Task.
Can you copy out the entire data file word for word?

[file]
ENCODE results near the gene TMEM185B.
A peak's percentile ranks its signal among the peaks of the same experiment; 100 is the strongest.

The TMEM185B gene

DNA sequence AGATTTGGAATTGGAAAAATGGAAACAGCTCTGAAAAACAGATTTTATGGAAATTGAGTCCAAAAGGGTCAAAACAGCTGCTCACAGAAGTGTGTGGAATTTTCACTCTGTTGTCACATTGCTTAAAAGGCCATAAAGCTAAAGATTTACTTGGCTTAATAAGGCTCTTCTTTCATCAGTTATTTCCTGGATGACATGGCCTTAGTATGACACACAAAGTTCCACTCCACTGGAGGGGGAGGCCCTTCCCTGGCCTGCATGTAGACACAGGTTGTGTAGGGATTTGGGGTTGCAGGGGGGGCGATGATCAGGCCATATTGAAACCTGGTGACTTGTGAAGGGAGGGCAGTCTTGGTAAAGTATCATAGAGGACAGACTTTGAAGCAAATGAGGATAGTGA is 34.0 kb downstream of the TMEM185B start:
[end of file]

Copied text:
ENCODE results near the gene TMEM185B.
A peak's percentile ranks its signal among the peaks of the same experiment; 100 is the strongest.

The TMEM185B gene

DNA sequence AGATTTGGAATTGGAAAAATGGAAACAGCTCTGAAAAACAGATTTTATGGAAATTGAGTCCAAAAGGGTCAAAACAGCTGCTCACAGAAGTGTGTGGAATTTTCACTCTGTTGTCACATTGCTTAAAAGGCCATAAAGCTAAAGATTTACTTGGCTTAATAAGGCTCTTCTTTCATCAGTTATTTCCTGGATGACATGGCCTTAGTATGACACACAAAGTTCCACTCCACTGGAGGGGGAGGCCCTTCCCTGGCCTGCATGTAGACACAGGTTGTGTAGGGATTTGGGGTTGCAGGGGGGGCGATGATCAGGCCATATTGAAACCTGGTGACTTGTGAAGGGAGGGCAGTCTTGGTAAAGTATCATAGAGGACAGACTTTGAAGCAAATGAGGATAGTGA is 34.0 kb downstream of the TMEM185B start: